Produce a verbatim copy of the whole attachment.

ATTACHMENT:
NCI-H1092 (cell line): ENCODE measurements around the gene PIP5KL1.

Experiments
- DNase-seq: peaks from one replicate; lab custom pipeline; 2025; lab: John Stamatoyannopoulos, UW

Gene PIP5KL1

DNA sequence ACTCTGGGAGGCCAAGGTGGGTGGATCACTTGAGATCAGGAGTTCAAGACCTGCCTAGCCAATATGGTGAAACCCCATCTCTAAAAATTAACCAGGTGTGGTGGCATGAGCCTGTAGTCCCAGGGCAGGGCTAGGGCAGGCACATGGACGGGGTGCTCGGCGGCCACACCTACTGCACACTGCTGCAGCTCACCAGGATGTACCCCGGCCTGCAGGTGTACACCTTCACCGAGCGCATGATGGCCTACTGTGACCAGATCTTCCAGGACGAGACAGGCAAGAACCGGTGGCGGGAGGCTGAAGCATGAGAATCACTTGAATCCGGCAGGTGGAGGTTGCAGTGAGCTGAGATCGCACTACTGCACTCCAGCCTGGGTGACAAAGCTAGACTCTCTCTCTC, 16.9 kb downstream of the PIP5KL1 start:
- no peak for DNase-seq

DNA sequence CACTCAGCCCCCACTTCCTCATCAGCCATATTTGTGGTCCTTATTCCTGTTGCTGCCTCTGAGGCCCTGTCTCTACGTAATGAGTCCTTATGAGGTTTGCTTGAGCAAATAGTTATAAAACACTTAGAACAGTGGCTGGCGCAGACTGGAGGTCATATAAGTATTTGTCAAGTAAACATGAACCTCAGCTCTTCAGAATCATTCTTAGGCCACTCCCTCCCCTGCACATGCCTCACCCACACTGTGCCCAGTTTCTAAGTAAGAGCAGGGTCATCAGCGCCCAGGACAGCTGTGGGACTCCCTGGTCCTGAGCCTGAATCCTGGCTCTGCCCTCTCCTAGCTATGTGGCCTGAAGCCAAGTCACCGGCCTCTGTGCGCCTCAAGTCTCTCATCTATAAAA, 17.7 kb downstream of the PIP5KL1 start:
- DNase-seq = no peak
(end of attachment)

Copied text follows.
NCI-H1092 (cell line): ENCODE measurements around the gene PIP5KL1.

Experiments
- DNase-seq: peaks from one replicate; lab custom pipeline; 2025; lab: John Stamatoyannopoulos, UW

Gene PIP5KL1

DNA sequence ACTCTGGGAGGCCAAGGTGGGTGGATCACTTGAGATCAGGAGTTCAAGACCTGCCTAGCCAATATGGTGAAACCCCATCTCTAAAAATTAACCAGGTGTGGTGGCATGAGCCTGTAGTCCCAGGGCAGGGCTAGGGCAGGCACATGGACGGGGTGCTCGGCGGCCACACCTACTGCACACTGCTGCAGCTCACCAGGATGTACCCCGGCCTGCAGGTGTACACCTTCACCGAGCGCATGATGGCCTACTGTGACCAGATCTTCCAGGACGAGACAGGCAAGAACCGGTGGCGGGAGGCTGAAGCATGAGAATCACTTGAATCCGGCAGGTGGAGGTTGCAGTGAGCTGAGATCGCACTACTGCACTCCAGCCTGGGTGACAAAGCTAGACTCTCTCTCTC, 16.9 kb downstream of the PIP5KL1 start:
- no peak for DNase-seq

DNA sequence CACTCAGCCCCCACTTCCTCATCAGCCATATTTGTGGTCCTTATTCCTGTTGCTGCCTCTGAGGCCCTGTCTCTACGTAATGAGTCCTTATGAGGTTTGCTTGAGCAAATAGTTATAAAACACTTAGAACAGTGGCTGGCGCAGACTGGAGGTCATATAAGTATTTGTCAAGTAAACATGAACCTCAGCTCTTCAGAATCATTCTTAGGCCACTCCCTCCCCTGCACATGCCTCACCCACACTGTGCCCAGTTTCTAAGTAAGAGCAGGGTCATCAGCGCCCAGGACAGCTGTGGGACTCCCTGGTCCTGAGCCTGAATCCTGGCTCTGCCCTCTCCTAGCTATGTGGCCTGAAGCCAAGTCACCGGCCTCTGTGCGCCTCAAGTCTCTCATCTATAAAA, 17.7 kb downstream of the PIP5KL1 start:
- DNase-seq = no peak